MU administrators announce that in-person classes will switch to remote learning following Thanksgiving break

Administrators advise students to stay home over the break and finish classes at home until the spring semester starts on Jan.19

MU announced this afternoon in an email that a majority of its in-person classes would shift to an online format. This change is set to be implemented on Nov. 20, and will continue through the three weeks following the Thanksgiving break.

MU spokesperson Christian Basi said the decision comes after a 48-hour long discussion based on what administrators felt they needed to do to benefit the surrounding community and MU students.

“This was a decision that was made with the input of public health, our medical experts and with the observation of statistics we were seeing in the community,” Basi said in a press conference shortly after the announcement had been made.

It was only one month ago that the administration sent out an initial email stating that in-person classes would resume after Thanksgiving.

Basi said contact tracing and case investigation since Labor Day weekend have suggested no evidence of transmission during in-person classes and that only 15% of the total caseload in Boone County is made up of student cases.

However, with a recent uptick in cases on campus, they decided to go forward with the change in schedule in an attempt to help relieve the stress on the local hospitals, Basi said.

“The numbers changed, the circumstances changed and there was more stress on our hospitals,” Basi said. “We certainly realized and understood the stress on the hospitals in the area and decided to make the call.”

Though Basi and the rest of the administration have reportedly not dealt with any direct pushback from the community, students on campus still worry about their futures at MU.

Freshman Ellen Sherwood was initially excited to be at one of the only colleges bringing students back after the break.

Now, she is confused and frustrated at what this change could mean for the upcoming spring semester and hopes more information regarding the fate of her residence on campus becomes clear as the week progresses.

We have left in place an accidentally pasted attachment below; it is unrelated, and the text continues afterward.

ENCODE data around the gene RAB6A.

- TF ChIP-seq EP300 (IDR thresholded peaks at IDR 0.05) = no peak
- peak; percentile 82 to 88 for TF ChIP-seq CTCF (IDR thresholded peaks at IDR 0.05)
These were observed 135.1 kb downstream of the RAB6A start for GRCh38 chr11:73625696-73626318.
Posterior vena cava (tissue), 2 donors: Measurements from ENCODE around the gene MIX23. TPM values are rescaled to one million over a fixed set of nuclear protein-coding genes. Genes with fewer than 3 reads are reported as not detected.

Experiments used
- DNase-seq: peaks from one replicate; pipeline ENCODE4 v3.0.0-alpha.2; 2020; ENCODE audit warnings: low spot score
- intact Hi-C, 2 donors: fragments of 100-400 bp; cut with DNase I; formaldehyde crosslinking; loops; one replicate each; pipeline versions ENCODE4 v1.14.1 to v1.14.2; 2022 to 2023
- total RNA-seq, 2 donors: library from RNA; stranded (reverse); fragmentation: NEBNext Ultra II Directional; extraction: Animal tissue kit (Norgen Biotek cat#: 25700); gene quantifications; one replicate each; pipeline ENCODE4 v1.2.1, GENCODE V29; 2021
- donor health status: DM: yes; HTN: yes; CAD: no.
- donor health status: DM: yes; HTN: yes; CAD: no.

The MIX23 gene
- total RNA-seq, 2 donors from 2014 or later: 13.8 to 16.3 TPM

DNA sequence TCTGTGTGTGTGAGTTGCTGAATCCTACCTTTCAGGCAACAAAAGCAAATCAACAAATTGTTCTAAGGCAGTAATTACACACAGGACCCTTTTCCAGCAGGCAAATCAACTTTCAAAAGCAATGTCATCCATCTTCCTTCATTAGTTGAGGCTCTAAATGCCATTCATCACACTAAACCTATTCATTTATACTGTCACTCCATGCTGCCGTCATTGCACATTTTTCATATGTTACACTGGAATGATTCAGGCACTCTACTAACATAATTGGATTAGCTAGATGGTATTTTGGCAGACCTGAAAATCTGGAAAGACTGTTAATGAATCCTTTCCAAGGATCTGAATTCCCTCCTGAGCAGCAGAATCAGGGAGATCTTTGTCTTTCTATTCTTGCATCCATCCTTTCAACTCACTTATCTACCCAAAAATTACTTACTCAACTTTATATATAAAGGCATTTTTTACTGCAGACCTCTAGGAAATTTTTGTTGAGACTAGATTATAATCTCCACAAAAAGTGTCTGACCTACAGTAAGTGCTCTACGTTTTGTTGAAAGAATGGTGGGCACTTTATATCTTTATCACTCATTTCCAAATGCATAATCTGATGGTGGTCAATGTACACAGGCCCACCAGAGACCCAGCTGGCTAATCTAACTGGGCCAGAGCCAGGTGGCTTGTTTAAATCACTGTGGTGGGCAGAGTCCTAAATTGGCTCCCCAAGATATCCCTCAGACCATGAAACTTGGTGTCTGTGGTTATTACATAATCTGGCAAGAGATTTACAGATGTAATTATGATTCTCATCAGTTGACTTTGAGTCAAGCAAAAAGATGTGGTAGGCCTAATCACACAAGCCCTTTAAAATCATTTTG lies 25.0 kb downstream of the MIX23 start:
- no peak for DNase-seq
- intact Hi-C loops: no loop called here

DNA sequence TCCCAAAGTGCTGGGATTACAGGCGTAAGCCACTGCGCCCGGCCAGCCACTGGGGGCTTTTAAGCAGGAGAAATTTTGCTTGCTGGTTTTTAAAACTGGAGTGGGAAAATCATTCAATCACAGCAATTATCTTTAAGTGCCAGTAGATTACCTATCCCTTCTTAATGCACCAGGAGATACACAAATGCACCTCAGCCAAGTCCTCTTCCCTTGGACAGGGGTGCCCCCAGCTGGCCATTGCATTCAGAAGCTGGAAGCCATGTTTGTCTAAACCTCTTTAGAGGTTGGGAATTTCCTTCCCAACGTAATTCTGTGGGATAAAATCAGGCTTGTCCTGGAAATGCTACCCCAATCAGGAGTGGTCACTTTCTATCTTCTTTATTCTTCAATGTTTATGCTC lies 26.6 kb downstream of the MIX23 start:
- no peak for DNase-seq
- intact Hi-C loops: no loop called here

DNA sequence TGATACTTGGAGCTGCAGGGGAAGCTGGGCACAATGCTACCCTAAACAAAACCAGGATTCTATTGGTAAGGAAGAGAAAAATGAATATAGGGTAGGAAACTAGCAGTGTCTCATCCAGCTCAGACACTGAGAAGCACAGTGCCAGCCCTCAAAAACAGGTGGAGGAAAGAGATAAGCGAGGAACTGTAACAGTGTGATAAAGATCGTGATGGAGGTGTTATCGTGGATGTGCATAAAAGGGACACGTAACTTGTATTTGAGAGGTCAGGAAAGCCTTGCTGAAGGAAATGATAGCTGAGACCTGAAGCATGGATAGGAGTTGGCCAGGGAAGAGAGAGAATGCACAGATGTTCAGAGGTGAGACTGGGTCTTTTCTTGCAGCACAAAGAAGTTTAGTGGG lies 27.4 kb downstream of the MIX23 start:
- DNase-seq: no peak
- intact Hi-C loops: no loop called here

“I am worried for next semester, but hope Mizzou communicates openly to all students and staff about their plans,” Sherwood said.

Basi said that as plans change, and once those changes are implemented, the administration would communicate those changes immediately with the student body as they had done today.

That being said, questions have arisen regarding whether students will be allowed on to campus at all during this time because of how the initial email strongly advised students to stay home.

Basi said the campus will not close and the dining halls and the residence halls will remain open. There is no rule or mandate that says students can not come back to their Columbia residence, but MU is strongly discouraging it.

“If you are going to leave the residence halls we are not expecting you back,” Basi said. “If you can go home, and you can go home safely, please do so.”

In regards to the spring semester, Basi said that the current plan is to have students report for classes on Jan. 19. This decision is reportedly very likely to stay regardless of changing case numbers because of the difficulty coming back halfway through the semester presents.

While the current plan plays out over the next month, Basi said he and the rest of the administration will carefully watch the statistics in Boone County and actively work to report whatever changes they make to these plans to the students and their families.

“It is a difficult decision, it is a disappointing decision for some, but we are very proud of everyone, the students, the faculty, the staff that have made this semester possible,” Basi said. “We are very proud of the hard work that’s been put in by all of our campus community to make this semester possible.”

Edited by Lucy Caile|

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